Not all Danny Kaye films have lasted well. In my opinion the two that have are "The Court Jester" and "On The Riviera".
"On the Riviera" is a superbly mounted comedy, with gorgeous Riviera scenery, lavish sets, and some ravishingly beautiful women. The mistaken identity plot is an old one but there great scenes of confusion and some good and sometimes surprisingly suggestive dialogue, unusual for the time especially in a Danny Kaye movie.
Dance routines are imaginative and energetic with some statuesque and eager looking chorus girls. Gwen Verdon does a specialty number.
Thoroughly enjoyable, it stands up to repeat viewing.
I can't imagine why anyone would dislike this marvelous film. Danny Kaye does a superb job playing a double role, showing a subtlety of acting ability that some might not have thought he had. He is not, for once, cast like a complete fool. Don't get me wrong; he plays those parts well, and is often hysterically funny, as in The Inspector General and The Court Jester. In that picture he does get to play a part that is not a fool, as he is hypnotized into thinking himself a swashbuckling hero, but it is a role that calls for him to lampoon the part he is playing. In On The Riviera, however, he plays a genuine masterful leading male role: a millionaire French airplane manufacturer with a gorgeous wife who is worth the price of admission. His other role is a traditional Kaye role: an American comedian. The gimmick is that he is an almost perfect double for the suave French romantic lead. He really plays three roles, and the subtlety with which he distinguishes them is superb. He is the American comic, he is the French millionaire looking a little like Yves Montand, and he is the American comic successfully passing himself off as the millionaire, fooling the wife and the valet as well as the general public. The role reminds me of Yves Montand in Let's Make Love with Marilyn Monroe: he plays the millionaire and he plays a poor guy trying to break into show business by passing for the millionaire. All in all, a triumph for Danny Kaye, well decorated with gorgeous females.
My axiom is that any movie featuring Gene Tierney deserves to be viewed, and "On the Riviera" is one of them. The plot is a moderately funny comedy of errors, with Danny Kaye in the roles of an American cabaret-entertainer and of his double, a French hero-aviator. The acting is generally good. The photography is accurate, with bright, spirit-raising colors, worthy of the beauties of the Cote d' Azur (but the movie appears to have been largely made elsewhere). Kaye performs a number of nice, though longish, ballets. Gene Tierney has the opportunity to show her talent just in one scene, when she is uncertain whether she has slept with her actual husband, the pilot, or with his American double (by the way: a bit salacious situation for the early fifties, isn't it?). With her usual professionalism, Gene doesn't steal the show to the pretty Corinne Calvet, who in fact has a larger role. In any case, as soon as Gene appears on the screen, the movie soars: the splendor of her eyes obscures the sky and sea of Provence. After all, "On the Riviera" is an enjoyable movie, especially for fans of old classics.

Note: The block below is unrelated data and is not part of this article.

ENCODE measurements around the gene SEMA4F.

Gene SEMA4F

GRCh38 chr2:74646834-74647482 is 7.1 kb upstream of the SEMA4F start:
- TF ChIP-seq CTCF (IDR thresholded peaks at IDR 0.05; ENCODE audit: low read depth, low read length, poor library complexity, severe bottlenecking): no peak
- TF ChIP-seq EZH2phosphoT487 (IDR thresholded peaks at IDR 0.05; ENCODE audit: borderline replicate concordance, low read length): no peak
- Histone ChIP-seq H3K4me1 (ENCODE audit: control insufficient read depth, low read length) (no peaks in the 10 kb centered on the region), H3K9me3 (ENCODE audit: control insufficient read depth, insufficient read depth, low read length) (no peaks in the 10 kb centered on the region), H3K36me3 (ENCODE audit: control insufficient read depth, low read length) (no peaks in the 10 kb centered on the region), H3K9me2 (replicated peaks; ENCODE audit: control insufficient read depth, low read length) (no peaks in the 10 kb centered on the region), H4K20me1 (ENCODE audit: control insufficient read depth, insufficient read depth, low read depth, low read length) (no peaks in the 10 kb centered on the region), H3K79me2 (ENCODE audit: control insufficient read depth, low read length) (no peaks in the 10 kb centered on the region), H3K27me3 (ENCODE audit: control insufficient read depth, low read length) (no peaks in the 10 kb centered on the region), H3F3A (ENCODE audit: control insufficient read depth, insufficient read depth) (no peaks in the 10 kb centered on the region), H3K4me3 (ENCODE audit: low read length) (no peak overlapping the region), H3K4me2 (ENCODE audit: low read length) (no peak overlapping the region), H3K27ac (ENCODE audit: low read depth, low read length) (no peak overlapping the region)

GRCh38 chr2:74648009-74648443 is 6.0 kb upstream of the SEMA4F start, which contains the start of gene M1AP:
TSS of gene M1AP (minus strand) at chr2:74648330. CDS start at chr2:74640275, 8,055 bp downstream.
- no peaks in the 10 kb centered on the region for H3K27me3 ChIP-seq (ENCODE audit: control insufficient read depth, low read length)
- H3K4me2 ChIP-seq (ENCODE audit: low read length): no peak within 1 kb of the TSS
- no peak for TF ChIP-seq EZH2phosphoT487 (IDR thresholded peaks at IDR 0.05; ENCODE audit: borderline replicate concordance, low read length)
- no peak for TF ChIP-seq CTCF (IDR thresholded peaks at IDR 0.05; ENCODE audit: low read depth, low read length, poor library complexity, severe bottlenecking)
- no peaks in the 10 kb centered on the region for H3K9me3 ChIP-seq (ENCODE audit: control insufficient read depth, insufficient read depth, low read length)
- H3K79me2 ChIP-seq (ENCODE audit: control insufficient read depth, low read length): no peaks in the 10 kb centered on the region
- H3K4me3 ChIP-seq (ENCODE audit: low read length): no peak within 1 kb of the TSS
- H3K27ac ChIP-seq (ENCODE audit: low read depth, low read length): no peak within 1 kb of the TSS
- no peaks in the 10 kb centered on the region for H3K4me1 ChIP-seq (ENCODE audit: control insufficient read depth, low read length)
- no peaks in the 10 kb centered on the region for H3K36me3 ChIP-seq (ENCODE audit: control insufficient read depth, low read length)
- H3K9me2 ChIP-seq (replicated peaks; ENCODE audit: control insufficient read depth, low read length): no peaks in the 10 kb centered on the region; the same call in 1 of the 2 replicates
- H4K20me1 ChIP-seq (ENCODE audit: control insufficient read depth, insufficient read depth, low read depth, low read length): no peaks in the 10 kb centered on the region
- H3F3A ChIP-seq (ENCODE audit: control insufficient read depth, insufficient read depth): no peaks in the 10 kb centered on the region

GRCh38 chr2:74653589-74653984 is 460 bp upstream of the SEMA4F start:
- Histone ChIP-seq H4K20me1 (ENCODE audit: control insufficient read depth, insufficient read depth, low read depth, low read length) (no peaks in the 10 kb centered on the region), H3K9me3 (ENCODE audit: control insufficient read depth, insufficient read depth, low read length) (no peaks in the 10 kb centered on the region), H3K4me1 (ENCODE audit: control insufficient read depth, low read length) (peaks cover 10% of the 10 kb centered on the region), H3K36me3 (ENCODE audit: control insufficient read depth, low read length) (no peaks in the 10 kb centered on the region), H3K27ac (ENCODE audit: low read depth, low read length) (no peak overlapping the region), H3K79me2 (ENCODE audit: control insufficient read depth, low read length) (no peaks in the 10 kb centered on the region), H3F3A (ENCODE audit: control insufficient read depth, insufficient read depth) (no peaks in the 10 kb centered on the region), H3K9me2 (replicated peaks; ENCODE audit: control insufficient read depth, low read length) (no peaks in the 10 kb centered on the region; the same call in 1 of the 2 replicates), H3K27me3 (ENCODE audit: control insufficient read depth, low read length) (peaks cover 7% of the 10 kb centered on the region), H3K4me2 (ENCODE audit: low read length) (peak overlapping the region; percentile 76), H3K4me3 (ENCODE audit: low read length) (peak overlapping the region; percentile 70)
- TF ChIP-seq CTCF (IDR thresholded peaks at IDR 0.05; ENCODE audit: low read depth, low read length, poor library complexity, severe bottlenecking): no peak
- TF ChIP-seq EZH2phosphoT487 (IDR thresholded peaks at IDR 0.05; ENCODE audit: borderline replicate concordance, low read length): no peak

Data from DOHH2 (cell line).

Comedy, Song and Dance, and Romance what's not to like?10/10
Most actors and performers excel in one field, with maybe a second very good talent. Bing Crosby could croon, and add a little tap or soft shoe. Fred Astaire and Gene Kelly could hoof up a storm, and often add a tune or melody. Frank Sinatra and others could sing, or play dramatic roles in films. Bob Hope and many other comics could toss in a little shuffle and/or tune with their comedy.
But, once in awhile, a multi-talent comes along like Danny Kaye. He could sing and dance, cavort and crack tongue-twisters, play it straight, and just put life and zest into a film. Movie goers since the mid-20th century have seen Kaye perform some or many of his talents in various movies. But, in "On the Riviera," he displays the finest of all his many talents. The plot in this film wasn't new or intriguing for then or now, but it was just the right venue to allow Kaye to show us the best of all his talents.
Kaye's performance in a double role (impersonation) is far and away above that by actors in any other film (see Maurice Chevalier in "Folies Bergere de Paris," Yves Montand in "Let's Make Love," and Don Ameche in "That Night in Rio"). His comedic exchanges in this film are crisp as ever, and he shines in all his song and dance numbers, four of which were written and composed by his wife, Sylvia Fine, for this show. One particularly creative routine, "Popo the Puppet," lets Kaye show his exceptional physical versatility and talent as a dancer.
One of the great attributes of the talented Danny Kaye was his ability to bring out the best in his co-stars and fellow performers. That shows as well in the performances of all the fine cast in this film. What a great performer and entertainer this man was and global humanitarian as well. What great fun and enjoyment for those of us who love all these aspects of entertainment.
I didn't always recognize the greatness of Kaye's talent. In my younger years, I liked the more manly figures or accomplished voices in films. But as I watch films not seen for decades, and as I look for the best of the music and musicals for my family film library, I see Kaye as the much bigger all around talent and top entertainer that he was.
If you like great entertainment with song, dance, comedy and romance, you'll love "On the Riviera."
Kaye won a Golden Globe for his great performance in dual roles as a military giant and an entertainer who tries to win the love of Gene Tierney. A fun filled musical comedy with great dancing and the always unstoppable Kaye, doing what he does best.